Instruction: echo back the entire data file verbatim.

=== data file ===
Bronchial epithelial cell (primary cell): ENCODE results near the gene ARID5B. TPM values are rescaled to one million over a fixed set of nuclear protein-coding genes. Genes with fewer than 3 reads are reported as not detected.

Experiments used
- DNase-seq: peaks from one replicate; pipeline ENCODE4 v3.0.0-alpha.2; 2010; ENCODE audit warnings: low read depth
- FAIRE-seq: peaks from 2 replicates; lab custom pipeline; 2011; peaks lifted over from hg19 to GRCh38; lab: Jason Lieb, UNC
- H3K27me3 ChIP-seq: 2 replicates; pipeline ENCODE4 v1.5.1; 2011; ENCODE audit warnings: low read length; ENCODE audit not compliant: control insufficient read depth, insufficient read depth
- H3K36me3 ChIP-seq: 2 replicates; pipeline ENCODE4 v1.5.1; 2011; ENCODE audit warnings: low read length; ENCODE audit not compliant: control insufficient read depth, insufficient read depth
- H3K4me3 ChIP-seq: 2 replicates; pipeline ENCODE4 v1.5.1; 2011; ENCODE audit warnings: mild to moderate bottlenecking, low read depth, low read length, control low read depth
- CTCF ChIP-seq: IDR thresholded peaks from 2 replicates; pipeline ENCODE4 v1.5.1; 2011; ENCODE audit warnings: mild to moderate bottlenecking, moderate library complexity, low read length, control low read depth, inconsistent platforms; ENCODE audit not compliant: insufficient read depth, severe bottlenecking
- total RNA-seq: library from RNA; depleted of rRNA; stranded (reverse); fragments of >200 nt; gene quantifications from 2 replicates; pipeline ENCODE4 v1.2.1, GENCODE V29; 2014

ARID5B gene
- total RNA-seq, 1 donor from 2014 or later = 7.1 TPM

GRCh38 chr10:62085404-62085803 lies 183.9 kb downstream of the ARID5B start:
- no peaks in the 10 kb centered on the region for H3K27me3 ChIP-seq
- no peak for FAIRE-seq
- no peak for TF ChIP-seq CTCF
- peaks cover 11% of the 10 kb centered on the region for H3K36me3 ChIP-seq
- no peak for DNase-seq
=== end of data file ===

Bronchial epithelial cell (primary cell): ENCODE results near the gene ARID5B. TPM values are rescaled to one million over a fixed set of nuclear protein-coding genes. Genes with fewer than 3 reads are reported as not detected.

Experiments used
- DNase-seq: peaks from one replicate; pipeline ENCODE4 v3.0.0-alpha.2; 2010; ENCODE audit warnings: low read depth
- FAIRE-seq: peaks from 2 replicates; lab custom pipeline; 2011; peaks lifted over from hg19 to GRCh38; lab: Jason Lieb, UNC
- H3K27me3 ChIP-seq: 2 replicates; pipeline ENCODE4 v1.5.1; 2011; ENCODE audit warnings: low read length; ENCODE audit not compliant: control insufficient read depth, insufficient read depth
- H3K36me3 ChIP-seq: 2 replicates; pipeline ENCODE4 v1.5.1; 2011; ENCODE audit warnings: low read length; ENCODE audit not compliant: control insufficient read depth, insufficient read depth
- H3K4me3 ChIP-seq: 2 replicates; pipeline ENCODE4 v1.5.1; 2011; ENCODE audit warnings: mild to moderate bottlenecking, low read depth, low read length, control low read depth
- CTCF ChIP-seq: IDR thresholded peaks from 2 replicates; pipeline ENCODE4 v1.5.1; 2011; ENCODE audit warnings: mild to moderate bottlenecking, moderate library complexity, low read length, control low read depth, inconsistent platforms; ENCODE audit not compliant: insufficient read depth, severe bottlenecking
- total RNA-seq: library from RNA; depleted of rRNA; stranded (reverse); fragments of >200 nt; gene quantifications from 2 replicates; pipeline ENCODE4 v1.2.1, GENCODE V29; 2014

ARID5B gene
- total RNA-seq, 1 donor from 2014 or later = 7.1 TPM

GRCh38 chr10:62085404-62085803 lies 183.9 kb downstream of the ARID5B start:
- no peaks in the 10 kb centered on the region for H3K27me3 ChIP-seq
- no peak for FAIRE-seq
- no peak for TF ChIP-seq CTCF
- peaks cover 11% of the 10 kb centered on the region for H3K36me3 ChIP-seq
- no peak for DNase-seq